The defendant does not directly challenge the legal sufficiency of the convicting evidence; however, the evidence accredited by the jury is convincing to show that on August 29, 1976, the defendant and two other individuals robbed Louise (Walker) Fiedler and Debra Waxler in their Shelby County apartment which they were sharing. Two of the robbers were armed with pistols. The robbers assaulted both of the women, tied them up, and took various items of property from their apartment. Some of the items taken were owned by one victim and other items were owned by the other. The victims recognized one of the guns used in the robbery as belonging to a neighbor named Young. Both victims identified the defendant as one of the perpetrators of the robberies, and other evidence connected the defendant to the get-away vehicle. At the time of the defendant's arrest, a gun found in his vehicle was identified by the victims as one of the guns used in the robberies. The defendant testified and admitted being on the scene but denied the robberies, insisting that he had been to the victims' apartment to buy drugs. He attempted to explain that the robbery gun found in his vehicle had come into his possession as a result of a dispute over a drug sale with the neighbor, Mr. Young. In rebuttal, the state proved that the defendant had taken the gun from Mr. Young in a robbery a few days prior to the present offenses.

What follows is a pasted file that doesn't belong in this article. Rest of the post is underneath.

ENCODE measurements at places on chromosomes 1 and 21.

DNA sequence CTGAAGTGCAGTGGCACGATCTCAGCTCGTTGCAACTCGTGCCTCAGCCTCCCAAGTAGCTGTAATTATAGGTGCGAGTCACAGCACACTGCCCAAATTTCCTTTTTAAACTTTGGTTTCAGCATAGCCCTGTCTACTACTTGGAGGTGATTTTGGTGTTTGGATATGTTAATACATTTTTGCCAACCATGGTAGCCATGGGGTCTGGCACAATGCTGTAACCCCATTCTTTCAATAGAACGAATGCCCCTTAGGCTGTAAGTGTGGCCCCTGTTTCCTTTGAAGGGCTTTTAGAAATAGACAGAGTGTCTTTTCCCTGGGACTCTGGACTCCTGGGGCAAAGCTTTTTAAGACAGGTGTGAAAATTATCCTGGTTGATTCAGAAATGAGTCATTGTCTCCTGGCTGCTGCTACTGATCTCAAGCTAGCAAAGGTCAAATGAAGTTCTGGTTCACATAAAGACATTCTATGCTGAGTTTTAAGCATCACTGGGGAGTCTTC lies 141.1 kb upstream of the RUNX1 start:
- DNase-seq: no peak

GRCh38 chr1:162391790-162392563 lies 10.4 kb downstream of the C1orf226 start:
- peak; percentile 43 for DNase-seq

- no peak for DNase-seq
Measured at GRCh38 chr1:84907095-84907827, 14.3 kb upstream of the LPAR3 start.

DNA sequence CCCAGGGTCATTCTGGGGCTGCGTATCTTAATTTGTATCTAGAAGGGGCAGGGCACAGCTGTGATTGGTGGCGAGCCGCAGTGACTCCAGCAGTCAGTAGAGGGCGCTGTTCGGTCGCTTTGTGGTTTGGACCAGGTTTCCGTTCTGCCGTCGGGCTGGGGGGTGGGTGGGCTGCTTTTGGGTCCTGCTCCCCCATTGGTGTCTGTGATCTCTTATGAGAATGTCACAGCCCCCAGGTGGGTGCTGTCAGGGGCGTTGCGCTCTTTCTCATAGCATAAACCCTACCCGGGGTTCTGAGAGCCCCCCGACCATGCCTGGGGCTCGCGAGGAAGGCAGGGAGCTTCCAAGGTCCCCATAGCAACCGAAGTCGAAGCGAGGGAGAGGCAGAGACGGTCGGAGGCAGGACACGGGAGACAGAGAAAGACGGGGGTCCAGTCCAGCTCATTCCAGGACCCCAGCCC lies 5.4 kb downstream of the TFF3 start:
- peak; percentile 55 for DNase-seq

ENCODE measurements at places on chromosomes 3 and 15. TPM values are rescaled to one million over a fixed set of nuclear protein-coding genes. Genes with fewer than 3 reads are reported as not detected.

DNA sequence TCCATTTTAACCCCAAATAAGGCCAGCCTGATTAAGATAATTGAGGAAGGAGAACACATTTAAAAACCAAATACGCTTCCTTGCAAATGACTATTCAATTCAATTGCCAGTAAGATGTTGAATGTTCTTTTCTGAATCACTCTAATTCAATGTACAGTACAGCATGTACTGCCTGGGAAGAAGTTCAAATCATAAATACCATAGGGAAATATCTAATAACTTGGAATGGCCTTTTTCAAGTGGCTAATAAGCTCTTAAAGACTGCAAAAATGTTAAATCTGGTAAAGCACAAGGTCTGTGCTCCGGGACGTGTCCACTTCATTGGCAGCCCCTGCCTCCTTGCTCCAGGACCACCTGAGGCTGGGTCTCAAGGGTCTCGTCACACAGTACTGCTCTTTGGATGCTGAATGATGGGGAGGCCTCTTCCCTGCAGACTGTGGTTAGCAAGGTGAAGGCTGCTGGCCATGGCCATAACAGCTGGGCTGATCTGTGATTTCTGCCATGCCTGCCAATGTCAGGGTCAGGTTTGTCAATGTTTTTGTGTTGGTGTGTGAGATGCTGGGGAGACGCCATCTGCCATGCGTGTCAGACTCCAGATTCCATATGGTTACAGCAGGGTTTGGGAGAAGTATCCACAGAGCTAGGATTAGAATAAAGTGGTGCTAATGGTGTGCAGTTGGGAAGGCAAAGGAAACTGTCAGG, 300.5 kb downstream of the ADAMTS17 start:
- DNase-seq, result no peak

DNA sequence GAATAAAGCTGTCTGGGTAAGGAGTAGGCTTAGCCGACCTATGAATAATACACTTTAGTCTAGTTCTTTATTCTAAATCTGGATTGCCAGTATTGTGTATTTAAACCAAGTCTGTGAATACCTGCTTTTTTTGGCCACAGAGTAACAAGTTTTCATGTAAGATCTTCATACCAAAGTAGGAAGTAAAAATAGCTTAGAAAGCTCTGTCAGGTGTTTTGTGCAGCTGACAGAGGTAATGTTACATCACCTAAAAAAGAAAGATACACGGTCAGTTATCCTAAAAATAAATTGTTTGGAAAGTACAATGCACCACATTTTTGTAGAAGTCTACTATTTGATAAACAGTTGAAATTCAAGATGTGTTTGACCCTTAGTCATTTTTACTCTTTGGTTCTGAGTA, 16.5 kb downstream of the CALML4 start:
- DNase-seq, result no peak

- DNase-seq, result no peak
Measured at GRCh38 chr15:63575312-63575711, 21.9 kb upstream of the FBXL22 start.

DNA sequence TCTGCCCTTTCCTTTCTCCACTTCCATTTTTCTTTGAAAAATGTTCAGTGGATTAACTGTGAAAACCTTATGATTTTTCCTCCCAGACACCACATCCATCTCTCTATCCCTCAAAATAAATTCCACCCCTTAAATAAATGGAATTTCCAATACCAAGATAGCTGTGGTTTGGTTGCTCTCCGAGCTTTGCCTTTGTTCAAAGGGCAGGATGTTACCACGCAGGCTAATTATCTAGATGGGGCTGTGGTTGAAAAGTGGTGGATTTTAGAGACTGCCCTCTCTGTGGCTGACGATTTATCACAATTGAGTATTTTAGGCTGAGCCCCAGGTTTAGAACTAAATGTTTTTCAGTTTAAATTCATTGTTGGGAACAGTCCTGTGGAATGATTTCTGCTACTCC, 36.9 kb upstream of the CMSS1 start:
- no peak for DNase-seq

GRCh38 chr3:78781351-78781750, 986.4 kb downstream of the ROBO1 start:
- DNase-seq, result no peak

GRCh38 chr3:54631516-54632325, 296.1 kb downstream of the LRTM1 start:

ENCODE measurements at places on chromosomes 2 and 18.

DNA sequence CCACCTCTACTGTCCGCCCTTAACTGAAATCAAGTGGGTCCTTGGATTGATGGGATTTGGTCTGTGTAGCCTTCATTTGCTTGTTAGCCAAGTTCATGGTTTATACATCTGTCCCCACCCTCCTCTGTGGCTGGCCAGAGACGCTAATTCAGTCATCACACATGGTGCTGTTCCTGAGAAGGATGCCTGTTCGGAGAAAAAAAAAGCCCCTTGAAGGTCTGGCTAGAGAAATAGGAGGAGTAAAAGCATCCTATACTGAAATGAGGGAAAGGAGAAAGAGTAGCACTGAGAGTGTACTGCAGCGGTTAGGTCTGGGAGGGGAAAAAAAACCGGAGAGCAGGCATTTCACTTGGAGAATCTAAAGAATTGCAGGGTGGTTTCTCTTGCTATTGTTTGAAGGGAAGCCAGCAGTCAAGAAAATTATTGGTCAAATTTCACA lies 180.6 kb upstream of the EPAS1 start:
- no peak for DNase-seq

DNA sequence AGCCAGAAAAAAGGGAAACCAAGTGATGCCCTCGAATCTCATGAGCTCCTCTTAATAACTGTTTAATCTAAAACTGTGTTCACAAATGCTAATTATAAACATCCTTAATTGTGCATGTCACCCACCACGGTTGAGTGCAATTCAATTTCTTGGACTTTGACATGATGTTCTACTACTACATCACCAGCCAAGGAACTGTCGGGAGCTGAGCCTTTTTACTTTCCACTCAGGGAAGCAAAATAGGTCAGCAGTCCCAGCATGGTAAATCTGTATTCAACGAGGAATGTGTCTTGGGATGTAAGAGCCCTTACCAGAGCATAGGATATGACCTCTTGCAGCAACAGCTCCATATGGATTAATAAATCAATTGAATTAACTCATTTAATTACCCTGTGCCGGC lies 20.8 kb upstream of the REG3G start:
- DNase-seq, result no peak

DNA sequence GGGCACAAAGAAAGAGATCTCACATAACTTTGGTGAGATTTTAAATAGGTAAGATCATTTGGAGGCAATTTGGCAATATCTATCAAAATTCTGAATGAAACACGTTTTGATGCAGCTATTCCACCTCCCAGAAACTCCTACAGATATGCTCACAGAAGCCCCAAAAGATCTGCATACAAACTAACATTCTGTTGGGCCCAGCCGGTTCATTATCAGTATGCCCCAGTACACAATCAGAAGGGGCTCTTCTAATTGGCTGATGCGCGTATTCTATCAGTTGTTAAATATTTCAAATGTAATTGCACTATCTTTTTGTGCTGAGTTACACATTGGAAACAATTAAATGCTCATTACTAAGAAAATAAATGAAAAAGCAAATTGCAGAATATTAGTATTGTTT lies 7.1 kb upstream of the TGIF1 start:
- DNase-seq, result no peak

In the habitual criminal phase of the trial, proof was introduced which established that the defendant had been previously convicted of in excess of fifteen felonies. Suffice it to say that this record fully *217 supports the defendant's guilt of the two present armed robbery offenses as well as the jury's finding of habitual criminality on his part. The life sentences were authorized because our habitual criminal statutes do not create an independent crime; rather, they define a status prescribing circumstances under which there is an enhanced penalty for the present crime, or crimes as in the case herein. Harrison v. State, 217 Tenn. 31, 394 S.W.2d 713 (1965).